No Child Left Behind = More High School Dropouts

February 21, 2008 |

An article in School Library Journal’s “Extra Helping” newsletter reports bad news about the No Child Left Behind program.

“Here’s a new and significant research finding that won’t surprise many of No Child Left Behind’s (NCLB) school-based critics: high-stakes, test-based accountability—exactly what the law promotes—has a direct, negative impact on graduation rates,” writes Joan Oleck.

Though the article does not directly discuss science education, those of us concerned about science and other subjects that place the development of critical thinking skills above the acquisition of factual information are indeed not surprised that teaching to the test is counter-productive educationally.

The SLJ article extends the critique of NCLB in Tested: One American School Struggles to Make the Grade by Linda Perlstein, published last fall by Henry Holt.

My Science Shelf Review of Tested states, in part:

Politics aside, this book is a tale of a team of ordinary people doing extraordinary work to succeed against the odds, caring adults striving to make the world better for children.

Chapter by chapter, the tension grows. The devil they face is in the details that all schools confront: discipline problems, learning disabilities, emotional turmoil at home, or simply parents struggling to stay afloat. Poor schools have additional problems, including student and faculty turnover. How can this team, including several newcomers in critical positions, do even better than last year’s performance?

Like any good drama, this one reveals deeper truths. Tested offers plenty of grist for critics who argue that No Child Left Behind forces good teachers to focus on test-taking skills rather than true learning. Creativity and critical thinking suffer in the push for higher test scores. Science and social studies lessons are neglected. Lessons on how to write formulaic “brief constructed responses” (correct spelling and grammar optional) replace exercises in crafting sentences and paragraphs.

But its central message is more important. This behind-the-scenes view of a real school at work reveals that Tyler Heights would be a success story whether its students are tested or not.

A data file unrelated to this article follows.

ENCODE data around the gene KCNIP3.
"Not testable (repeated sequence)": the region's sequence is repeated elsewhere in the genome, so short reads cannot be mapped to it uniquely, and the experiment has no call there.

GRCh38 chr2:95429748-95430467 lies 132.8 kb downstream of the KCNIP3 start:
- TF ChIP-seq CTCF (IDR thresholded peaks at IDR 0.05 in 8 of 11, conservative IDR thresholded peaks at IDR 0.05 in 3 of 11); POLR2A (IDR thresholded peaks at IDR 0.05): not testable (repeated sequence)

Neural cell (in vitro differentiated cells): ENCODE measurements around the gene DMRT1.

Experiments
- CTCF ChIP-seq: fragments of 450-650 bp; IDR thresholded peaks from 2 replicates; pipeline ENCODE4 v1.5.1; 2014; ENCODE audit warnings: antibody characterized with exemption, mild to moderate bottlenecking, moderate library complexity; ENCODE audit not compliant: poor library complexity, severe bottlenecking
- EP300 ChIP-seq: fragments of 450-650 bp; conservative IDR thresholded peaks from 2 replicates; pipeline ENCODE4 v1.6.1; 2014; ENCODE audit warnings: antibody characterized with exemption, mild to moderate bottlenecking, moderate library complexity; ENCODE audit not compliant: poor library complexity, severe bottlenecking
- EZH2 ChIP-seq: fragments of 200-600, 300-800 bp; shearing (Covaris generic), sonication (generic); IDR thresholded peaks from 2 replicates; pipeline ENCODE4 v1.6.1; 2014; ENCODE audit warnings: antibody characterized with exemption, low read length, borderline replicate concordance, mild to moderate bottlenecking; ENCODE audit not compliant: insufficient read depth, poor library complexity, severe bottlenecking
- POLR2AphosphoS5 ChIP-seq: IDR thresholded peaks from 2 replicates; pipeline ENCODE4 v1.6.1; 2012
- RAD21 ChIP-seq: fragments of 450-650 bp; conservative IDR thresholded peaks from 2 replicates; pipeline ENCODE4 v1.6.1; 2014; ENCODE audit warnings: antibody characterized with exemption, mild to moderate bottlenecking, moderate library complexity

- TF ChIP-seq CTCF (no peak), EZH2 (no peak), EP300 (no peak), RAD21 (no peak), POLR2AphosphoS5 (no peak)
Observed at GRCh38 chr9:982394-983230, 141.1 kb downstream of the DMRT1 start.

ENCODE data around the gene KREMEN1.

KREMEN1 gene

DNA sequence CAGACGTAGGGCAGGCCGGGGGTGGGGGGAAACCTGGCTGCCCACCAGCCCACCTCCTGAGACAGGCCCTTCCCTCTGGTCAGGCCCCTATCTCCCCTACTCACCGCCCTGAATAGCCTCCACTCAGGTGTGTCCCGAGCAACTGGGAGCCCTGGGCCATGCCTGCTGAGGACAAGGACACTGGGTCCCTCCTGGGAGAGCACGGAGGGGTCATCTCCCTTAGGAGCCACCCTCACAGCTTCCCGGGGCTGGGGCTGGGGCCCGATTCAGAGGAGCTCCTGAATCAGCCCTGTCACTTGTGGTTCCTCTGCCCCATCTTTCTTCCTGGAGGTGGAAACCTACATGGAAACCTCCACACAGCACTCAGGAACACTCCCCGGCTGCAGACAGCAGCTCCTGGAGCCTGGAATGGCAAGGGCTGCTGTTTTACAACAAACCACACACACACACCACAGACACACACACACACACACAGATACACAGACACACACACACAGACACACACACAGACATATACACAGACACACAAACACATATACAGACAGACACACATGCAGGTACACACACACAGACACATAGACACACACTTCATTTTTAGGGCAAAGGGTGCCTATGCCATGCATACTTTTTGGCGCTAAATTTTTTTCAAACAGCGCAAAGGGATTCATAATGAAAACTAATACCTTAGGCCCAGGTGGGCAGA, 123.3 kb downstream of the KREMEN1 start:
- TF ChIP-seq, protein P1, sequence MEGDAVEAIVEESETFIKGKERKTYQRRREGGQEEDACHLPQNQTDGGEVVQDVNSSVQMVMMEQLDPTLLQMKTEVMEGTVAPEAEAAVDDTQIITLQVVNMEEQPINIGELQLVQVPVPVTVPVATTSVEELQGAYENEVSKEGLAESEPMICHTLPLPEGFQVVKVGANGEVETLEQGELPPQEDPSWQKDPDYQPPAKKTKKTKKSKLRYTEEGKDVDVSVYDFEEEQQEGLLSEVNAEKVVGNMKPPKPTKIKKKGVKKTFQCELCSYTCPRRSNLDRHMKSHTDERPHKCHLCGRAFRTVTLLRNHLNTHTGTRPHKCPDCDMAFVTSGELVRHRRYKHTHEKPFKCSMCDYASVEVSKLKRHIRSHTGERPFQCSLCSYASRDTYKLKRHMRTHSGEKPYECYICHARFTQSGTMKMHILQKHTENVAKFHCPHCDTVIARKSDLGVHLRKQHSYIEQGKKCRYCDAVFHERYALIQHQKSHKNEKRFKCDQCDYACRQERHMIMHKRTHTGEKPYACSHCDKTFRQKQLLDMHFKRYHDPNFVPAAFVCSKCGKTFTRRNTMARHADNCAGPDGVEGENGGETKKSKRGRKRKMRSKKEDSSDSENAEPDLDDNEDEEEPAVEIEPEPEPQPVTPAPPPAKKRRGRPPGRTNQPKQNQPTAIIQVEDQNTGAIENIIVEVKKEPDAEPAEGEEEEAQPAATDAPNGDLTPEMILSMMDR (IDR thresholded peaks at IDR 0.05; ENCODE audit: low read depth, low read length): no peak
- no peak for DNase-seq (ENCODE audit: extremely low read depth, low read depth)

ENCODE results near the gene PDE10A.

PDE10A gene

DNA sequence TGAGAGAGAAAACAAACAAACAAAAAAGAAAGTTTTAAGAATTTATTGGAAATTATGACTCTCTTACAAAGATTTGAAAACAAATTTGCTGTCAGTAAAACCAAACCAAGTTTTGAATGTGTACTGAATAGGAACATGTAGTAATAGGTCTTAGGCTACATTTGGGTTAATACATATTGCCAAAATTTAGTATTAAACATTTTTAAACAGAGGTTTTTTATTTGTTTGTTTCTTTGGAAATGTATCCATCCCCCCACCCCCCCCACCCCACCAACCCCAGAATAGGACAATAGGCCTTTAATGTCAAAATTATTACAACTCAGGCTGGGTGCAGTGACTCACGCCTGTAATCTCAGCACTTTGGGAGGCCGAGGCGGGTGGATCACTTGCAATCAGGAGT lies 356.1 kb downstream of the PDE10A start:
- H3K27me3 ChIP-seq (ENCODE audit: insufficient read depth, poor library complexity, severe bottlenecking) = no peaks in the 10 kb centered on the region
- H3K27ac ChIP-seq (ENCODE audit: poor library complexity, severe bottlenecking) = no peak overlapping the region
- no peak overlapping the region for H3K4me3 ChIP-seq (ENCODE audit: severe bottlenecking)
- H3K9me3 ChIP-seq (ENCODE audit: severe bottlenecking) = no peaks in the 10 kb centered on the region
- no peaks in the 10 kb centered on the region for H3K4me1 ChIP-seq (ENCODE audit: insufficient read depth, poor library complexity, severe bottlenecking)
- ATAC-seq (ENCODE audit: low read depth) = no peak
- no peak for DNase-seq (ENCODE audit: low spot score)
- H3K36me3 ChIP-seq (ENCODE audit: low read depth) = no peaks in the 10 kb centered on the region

10 Responses to No Child Left Behind = More High School Dropouts

  1. CSTEM Inc. July 26, 2011 at 1:52 pm #

    For more solutions, read Dr. Reagan Flowers’, educational pioneer, read

  2. CSTEM Inc. July 26, 2011 at 1:50 pm #

    The provisions of NCLB did not promote innovation or high expectations nor did it encourage the development of 21st century skills in public schools. NCLB has further created a national obsession with standardized tests that do not measure depth, application, nor provide multiple ways for students to demonstrate what they have learned. Education acts, such as NCLB, that lack adequate funding to all states and school districts and shared responsibility of parents, communities, educators, and policymakers, do not provide all children an opportunity for a great public school education. The pitfall of NCLB is that it was neither specifically designed to close the achievement gap nor increase student achievement. Rather, it simply set an achievement benchmark and passed it on as a federal mandate for all public schools to achieve.

    NCLB Overlooked Significant Factors to Create Effective Educational Programs:

    To ensure that educational programs are effective in increasing student achievement, educational leaders must be held accountable to create programs guided by a concise understanding of the school community and socio-cultural dynamics; particularly, within schools serving greater numbers of low income and minority populations. Program administrators and developers of educational offerings should create procedures that ensure programs are implemented as they are designed, with built-in accommodations to support and supplement broken and absent systems. Leaders in education should understand that what works in one community will not necessarily work in another and there is no one size fits all solution to creating effective educational programs. The reality is that successful education programs accommodate systemic needs of the school community, for example:

  3. Penelope June 5, 2011 at 8:16 pm #

    This whole idea is ridiculous. They punish schools that can’t reach their ridiculous standards and then punish them again when they don’t improve. This doesn’t seem good for our school systems and it certainly doesn’t seem to be encouraging our students.

  4. Cosmo November 3, 2010 at 11:28 am #

    Anonymous we have carefully thought out that option of letting a child learn at their own pace and it works!

  5. Cosmo November 3, 2010 at 11:24 am #

    I have to agree with you CA resident. There has been a tremendous burden on the schools to proform to the expectations of what the government deems as important not understanding the real meaning behind what the root problems are in the educational field.

  6. Fred Bortz May 11, 2010 at 10:28 am #

    A leading historian of education and former cheerleader for No Child Left Behind, Diane Ravitch, has written a powerful recantation of her previous position called The Death and Life of the Great American School System: How Testing and Choice are Undermining Education.

    Click the link above for my review.

    Fred Bortz

  7. Anonymous October 24, 2008 at 12:46 am #

    Yes, quality counts. But, we have paradigm paralysis! Why must we assume that the current approach for educating our children is the right one? So, “grading” is a topic that is inherent to this assumption.

    What if we allowed for our children to learn at their own pace? Why would grades matter in this context?

    Take a look at the interesting end-to-end treatment of the education problem, “Education in America — What’s to Be Done?” developed by Trigon-International. It’s the kind of revolutionary thinking that is in this report that really needs to be given a hard look.